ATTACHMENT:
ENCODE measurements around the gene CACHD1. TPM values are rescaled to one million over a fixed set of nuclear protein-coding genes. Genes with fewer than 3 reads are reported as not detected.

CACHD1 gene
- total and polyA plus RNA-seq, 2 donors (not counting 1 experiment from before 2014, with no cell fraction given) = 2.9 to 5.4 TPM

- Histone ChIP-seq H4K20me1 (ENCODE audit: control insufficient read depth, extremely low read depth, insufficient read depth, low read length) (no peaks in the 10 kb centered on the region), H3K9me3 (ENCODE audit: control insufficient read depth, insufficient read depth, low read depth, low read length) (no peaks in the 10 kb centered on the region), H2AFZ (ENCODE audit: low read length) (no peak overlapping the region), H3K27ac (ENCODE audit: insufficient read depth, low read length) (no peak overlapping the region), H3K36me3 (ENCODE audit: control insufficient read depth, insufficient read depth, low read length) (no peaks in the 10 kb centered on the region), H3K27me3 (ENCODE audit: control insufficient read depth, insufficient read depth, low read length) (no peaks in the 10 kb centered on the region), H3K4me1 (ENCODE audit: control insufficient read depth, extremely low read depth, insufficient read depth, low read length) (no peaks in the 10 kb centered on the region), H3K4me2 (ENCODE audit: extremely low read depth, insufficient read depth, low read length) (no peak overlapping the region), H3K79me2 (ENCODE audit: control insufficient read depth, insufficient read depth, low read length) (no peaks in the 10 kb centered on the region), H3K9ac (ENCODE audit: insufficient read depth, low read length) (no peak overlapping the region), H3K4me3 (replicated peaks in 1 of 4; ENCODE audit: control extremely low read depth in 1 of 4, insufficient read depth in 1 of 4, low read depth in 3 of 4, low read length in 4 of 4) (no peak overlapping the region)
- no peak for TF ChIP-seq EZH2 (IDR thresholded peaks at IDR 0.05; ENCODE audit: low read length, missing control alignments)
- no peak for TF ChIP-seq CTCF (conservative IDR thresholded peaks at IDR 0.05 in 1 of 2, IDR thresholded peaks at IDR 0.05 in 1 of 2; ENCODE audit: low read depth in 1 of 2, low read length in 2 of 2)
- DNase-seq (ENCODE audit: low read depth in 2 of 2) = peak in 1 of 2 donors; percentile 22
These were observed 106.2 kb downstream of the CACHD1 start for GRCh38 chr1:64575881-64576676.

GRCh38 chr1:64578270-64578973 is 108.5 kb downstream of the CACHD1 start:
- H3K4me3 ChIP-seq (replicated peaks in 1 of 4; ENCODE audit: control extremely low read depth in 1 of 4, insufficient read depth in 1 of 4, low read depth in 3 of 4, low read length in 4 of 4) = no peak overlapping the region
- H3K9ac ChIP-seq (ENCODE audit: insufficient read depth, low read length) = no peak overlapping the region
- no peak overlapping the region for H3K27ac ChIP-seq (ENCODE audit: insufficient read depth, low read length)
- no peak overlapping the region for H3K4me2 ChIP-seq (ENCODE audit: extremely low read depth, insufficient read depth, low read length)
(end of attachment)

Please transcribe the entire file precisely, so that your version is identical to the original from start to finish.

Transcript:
ENCODE measurements around the gene CACHD1. TPM values are rescaled to one million over a fixed set of nuclear protein-coding genes. Genes with fewer than 3 reads are reported as not detected.

CACHD1 gene
- total and polyA plus RNA-seq, 2 donors (not counting 1 experiment from before 2014, with no cell fraction given) = 2.9 to 5.4 TPM

- Histone ChIP-seq H4K20me1 (ENCODE audit: control insufficient read depth, extremely low read depth, insufficient read depth, low read length) (no peaks in the 10 kb centered on the region), H3K9me3 (ENCODE audit: control insufficient read depth, insufficient read depth, low read depth, low read length) (no peaks in the 10 kb centered on the region), H2AFZ (ENCODE audit: low read length) (no peak overlapping the region), H3K27ac (ENCODE audit: insufficient read depth, low read length) (no peak overlapping the region), H3K36me3 (ENCODE audit: control insufficient read depth, insufficient read depth, low read length) (no peaks in the 10 kb centered on the region), H3K27me3 (ENCODE audit: control insufficient read depth, insufficient read depth, low read length) (no peaks in the 10 kb centered on the region), H3K4me1 (ENCODE audit: control insufficient read depth, extremely low read depth, insufficient read depth, low read length) (no peaks in the 10 kb centered on the region), H3K4me2 (ENCODE audit: extremely low read depth, insufficient read depth, low read length) (no peak overlapping the region), H3K79me2 (ENCODE audit: control insufficient read depth, insufficient read depth, low read length) (no peaks in the 10 kb centered on the region), H3K9ac (ENCODE audit: insufficient read depth, low read length) (no peak overlapping the region), H3K4me3 (replicated peaks in 1 of 4; ENCODE audit: control extremely low read depth in 1 of 4, insufficient read depth in 1 of 4, low read depth in 3 of 4, low read length in 4 of 4) (no peak overlapping the region)
- no peak for TF ChIP-seq EZH2 (IDR thresholded peaks at IDR 0.05; ENCODE audit: low read length, missing control alignments)
- no peak for TF ChIP-seq CTCF (conservative IDR thresholded peaks at IDR 0.05 in 1 of 2, IDR thresholded peaks at IDR 0.05 in 1 of 2; ENCODE audit: low read depth in 1 of 2, low read length in 2 of 2)
- DNase-seq (ENCODE audit: low read depth in 2 of 2) = peak in 1 of 2 donors; percentile 22
These were observed 106.2 kb downstream of the CACHD1 start for GRCh38 chr1:64575881-64576676.

GRCh38 chr1:64578270-64578973 is 108.5 kb downstream of the CACHD1 start:
- H3K4me3 ChIP-seq (replicated peaks in 1 of 4; ENCODE audit: control extremely low read depth in 1 of 4, insufficient read depth in 1 of 4, low read depth in 3 of 4, low read length in 4 of 4) = no peak overlapping the region
- H3K9ac ChIP-seq (ENCODE audit: insufficient read depth, low read length) = no peak overlapping the region
- no peak overlapping the region for H3K27ac ChIP-seq (ENCODE audit: insufficient read depth, low read length)
- no peak overlapping the region for H3K4me2 ChIP-seq (ENCODE audit: extremely low read depth, insufficient read depth, low read length)